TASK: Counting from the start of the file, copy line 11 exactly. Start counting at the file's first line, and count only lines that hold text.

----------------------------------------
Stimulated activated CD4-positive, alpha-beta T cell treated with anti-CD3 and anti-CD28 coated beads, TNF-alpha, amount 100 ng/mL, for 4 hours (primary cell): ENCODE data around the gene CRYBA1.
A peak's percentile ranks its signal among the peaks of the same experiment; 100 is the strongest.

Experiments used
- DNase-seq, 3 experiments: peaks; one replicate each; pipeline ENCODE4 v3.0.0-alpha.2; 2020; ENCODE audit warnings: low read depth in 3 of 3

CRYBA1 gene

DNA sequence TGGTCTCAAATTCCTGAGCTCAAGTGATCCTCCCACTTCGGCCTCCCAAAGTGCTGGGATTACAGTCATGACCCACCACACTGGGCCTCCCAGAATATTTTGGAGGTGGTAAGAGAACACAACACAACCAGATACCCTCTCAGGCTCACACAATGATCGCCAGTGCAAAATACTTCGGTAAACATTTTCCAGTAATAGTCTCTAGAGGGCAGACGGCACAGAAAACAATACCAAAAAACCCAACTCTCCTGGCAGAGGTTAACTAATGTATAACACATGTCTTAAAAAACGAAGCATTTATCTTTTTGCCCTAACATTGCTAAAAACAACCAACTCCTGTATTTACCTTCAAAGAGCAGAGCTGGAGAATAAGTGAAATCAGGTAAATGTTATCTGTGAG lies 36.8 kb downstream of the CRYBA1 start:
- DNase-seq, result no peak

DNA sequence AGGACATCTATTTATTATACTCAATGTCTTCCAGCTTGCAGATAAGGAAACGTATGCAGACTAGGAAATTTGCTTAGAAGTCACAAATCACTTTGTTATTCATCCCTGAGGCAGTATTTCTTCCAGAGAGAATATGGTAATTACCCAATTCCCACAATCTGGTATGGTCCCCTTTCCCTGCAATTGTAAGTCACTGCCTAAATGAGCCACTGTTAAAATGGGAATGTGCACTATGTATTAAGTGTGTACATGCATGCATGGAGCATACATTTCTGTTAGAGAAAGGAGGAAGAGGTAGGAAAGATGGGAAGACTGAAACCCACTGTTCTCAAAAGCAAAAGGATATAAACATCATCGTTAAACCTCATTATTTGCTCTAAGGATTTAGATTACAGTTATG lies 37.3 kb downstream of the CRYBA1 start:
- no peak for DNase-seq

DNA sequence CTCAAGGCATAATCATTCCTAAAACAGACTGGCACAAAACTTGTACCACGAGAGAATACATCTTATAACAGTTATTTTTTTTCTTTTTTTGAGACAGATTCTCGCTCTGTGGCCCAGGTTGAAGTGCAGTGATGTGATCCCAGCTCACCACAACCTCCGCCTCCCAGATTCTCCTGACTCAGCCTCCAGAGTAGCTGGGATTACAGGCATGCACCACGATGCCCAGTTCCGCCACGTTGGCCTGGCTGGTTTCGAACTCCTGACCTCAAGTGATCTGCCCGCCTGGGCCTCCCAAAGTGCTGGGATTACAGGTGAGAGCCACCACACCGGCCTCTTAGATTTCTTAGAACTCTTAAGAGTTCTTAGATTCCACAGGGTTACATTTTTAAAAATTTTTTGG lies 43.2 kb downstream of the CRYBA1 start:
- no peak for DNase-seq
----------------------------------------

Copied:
- no peak for DNase-seq